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I am trying to build KD Tree (static case). We assume points are sorted on both x and y coordinates.

For even depth of recursion the set is split into two subsets with a vertical line going through median x coordinate.

For odd depth of recursion the set is split into two subsets with a horizontal line going through median y coordinate.

The median can be determined from sorted set according to x / y coordinate. This step I am doing before each splitting of the set. And I think that it causes the slow construction of the tree.

  1. Please could you help me check any and optimize the code?
  2. I can not find the k-th nearest neighbor, could somebody help me with the code?

Thank you very much for your help and patience...

Please see the sample code:

class KDNode
{
private:
Point2D *data;
KDNode *left;
KDNode *right;
    ....
};

void KDTree::createKDTree(Points2DList *pl)
{
//Create list
KDList kd_list;

//Create KD list (all input points)
for (unsigned int i = 0; i < pl->size(); i++)
{
kd_list.push_back((*pl)[i]);
}

//Sort points by x
std::sort(kd_list.begin(), kd_list.end(), sortPoints2DByY());

//Build KD Tree
root = buildKDTree(&kd_list, 1);
}


KDNode * KDTree::buildKDTree(KDList *kd_list, const unsigned int depth)
{
//Build KD tree
const unsigned int n = kd_list->size();

 //No leaf will be built
 if (n == 0)
 {
  return NULL;
 }

 //Only one point: create leaf of KD Tree
 else if (n == 1)
 {
  //Create one leaft
  return new KDNode(new Point2D ((*kd_list)[0]));
 }

 //At least 2 points: create one leaf, split tree into left and right subtree
 else
 {
  //New KD node
  KDNode *node = NULL;

  //Get median index
  const unsigned int median_index = n/2;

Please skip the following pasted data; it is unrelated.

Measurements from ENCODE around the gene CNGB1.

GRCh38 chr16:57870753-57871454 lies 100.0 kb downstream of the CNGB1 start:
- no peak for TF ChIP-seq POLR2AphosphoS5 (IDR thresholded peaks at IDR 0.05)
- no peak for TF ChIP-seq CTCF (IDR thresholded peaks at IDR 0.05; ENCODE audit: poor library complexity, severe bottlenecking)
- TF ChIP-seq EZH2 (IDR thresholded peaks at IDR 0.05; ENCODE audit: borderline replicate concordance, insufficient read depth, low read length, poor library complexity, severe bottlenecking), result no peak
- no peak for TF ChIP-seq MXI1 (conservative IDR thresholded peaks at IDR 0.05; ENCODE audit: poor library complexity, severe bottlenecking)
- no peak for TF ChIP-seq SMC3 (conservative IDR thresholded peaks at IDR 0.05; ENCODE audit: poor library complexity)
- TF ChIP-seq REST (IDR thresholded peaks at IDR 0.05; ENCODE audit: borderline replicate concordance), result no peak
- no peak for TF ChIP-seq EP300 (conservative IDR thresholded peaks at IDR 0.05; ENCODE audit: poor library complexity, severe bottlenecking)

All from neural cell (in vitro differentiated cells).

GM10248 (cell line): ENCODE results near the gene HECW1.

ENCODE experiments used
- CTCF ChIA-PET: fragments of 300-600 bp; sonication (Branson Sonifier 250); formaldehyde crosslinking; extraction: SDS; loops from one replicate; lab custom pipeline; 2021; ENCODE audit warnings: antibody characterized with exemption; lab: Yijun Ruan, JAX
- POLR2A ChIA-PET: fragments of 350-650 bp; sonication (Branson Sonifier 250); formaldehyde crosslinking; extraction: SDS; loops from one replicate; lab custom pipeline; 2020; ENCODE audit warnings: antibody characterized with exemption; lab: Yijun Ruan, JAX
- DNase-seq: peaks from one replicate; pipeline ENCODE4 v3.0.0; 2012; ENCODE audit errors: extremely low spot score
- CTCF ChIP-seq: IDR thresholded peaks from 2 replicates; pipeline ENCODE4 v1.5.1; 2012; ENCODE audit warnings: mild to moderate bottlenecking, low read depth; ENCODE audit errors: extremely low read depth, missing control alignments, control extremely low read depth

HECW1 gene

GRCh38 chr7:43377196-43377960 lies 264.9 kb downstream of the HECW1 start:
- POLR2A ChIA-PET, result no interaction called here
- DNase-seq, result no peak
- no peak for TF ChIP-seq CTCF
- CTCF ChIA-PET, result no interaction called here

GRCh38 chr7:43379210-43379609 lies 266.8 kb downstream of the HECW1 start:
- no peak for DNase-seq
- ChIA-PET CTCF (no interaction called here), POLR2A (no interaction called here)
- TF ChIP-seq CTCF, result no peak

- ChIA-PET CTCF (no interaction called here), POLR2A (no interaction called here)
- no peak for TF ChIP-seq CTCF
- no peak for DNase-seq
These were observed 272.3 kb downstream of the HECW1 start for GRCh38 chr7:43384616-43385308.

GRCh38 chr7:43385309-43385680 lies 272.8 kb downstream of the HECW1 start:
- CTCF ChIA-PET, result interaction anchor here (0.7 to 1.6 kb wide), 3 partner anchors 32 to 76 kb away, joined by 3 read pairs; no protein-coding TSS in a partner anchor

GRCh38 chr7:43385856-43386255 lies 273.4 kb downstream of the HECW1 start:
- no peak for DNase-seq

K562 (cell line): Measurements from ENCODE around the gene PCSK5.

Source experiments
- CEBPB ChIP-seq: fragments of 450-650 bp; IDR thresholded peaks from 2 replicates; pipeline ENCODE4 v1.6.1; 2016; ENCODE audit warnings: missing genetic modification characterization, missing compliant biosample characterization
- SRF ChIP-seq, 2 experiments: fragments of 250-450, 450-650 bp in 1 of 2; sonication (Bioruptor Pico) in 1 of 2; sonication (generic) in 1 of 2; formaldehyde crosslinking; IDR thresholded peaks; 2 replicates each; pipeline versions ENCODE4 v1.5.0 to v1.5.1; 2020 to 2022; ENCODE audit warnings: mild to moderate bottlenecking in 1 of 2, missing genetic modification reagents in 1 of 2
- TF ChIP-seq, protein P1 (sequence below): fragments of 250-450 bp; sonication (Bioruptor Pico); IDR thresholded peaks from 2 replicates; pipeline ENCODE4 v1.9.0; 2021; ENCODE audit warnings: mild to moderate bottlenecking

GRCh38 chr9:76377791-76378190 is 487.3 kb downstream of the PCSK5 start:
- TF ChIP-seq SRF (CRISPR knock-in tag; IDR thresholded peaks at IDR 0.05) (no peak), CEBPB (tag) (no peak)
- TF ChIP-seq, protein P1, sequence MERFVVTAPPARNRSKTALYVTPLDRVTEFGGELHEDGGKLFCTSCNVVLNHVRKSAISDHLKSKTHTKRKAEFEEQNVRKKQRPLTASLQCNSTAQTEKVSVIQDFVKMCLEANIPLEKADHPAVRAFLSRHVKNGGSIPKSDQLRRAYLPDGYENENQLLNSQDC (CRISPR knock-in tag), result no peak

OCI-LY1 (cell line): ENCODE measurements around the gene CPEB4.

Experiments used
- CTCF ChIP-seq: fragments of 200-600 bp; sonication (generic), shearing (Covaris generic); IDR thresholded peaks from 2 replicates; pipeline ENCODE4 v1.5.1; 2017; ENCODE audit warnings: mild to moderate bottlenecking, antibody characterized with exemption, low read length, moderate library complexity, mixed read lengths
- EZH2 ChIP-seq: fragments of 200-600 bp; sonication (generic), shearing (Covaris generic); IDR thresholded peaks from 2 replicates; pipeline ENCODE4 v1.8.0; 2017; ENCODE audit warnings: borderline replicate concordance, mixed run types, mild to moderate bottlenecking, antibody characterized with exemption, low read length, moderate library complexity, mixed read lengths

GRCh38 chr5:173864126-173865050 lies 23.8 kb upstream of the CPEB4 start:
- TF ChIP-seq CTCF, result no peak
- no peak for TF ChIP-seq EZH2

//Create new KD Lists
  KDList kd_list1, kd_list2;

  //The depth is even, process by x coordinate
  if (depth%2 == 0)
  {
   //Create new median node
   node = new KDNode(new Point2D( (*kd_list)[median_index]));

   //Split list
   for (unsigned int i = 0; i < n; i++)
   {
    //Geta actual point
    Point2D *p = &(*kd_list)[i];

    //Add point to the first list: x < median.x
    if (p->getX() < (*kd_list)[median_index].getX())
    {
     kd_list1.push_back(*p);
    }

    //Add point to the second list: x > median.x
    else if (p->getX() > (*kd_list)[median_index].getX())
    {
     kd_list2.push_back(*p);
    }
   }

   //Sort points by y for the next recursion step: slow construction of the tree???
   std::sort(kd_list1.begin(), kd_list1.end(), sortPoints2DByY());
   std::sort(kd_list2.begin(), kd_list2.end(), sortPoints2DByY());

  }

  //The depth is odd, process by y coordinates
  else
  {

   //Create new median node
   node = new KDNode(new Point2D((*kd_list)[median_index]));

   //Split list
   for (unsigned int i = 0; i < n; i++)
   {
    //Geta actual point
    Point2D *p = &(*kd_list)[i];

    //Add point to the first list: y < median.y
    if (p->getY() < (*kd_list)[median_index].getY())
    {
     kd_list1.push_back(*p);
    }

    //Add point to the second list: y < median.y
    else if (p->getY() >(*kd_list)[median_index].getY())
    {
     kd_list2.push_back(*p);
    }
   }

   //Sort points by x for the next recursion step: slow construction of the tree???
   std::sort(kd_list1.begin(), kd_list1.end(), sortPoints2DByX());